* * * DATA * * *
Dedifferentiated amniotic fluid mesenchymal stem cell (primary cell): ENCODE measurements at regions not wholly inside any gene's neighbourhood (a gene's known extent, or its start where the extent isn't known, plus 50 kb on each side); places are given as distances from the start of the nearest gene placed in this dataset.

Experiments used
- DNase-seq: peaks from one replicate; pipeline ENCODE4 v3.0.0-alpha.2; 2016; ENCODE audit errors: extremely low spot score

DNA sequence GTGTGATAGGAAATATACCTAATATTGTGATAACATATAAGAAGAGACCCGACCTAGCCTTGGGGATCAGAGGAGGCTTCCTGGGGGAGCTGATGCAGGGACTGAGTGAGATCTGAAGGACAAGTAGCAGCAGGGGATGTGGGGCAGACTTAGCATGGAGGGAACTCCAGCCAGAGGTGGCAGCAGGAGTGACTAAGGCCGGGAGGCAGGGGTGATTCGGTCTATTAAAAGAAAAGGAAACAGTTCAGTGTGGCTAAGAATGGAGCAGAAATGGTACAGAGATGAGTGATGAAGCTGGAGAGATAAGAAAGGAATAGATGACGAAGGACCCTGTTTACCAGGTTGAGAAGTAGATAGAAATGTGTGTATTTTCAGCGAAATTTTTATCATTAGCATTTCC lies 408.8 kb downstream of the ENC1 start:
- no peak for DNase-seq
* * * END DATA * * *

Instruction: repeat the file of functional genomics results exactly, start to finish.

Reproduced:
Dedifferentiated amniotic fluid mesenchymal stem cell (primary cell): ENCODE measurements at regions not wholly inside any gene's neighbourhood (a gene's known extent, or its start where the extent isn't known, plus 50 kb on each side); places are given as distances from the start of the nearest gene placed in this dataset.

Experiments used
- DNase-seq: peaks from one replicate; pipeline ENCODE4 v3.0.0-alpha.2; 2016; ENCODE audit errors: extremely low spot score

DNA sequence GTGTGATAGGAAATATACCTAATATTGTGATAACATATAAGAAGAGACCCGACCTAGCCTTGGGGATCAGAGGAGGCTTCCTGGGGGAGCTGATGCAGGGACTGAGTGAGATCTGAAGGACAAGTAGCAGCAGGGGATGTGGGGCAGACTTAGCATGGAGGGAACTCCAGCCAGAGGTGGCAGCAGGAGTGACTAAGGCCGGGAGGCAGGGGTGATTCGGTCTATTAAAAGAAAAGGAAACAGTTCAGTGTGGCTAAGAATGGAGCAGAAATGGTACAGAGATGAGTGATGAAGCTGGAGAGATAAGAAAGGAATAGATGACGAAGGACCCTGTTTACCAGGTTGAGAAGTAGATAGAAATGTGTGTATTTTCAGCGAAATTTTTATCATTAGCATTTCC lies 408.8 kb downstream of the ENC1 start:
- no peak for DNase-seq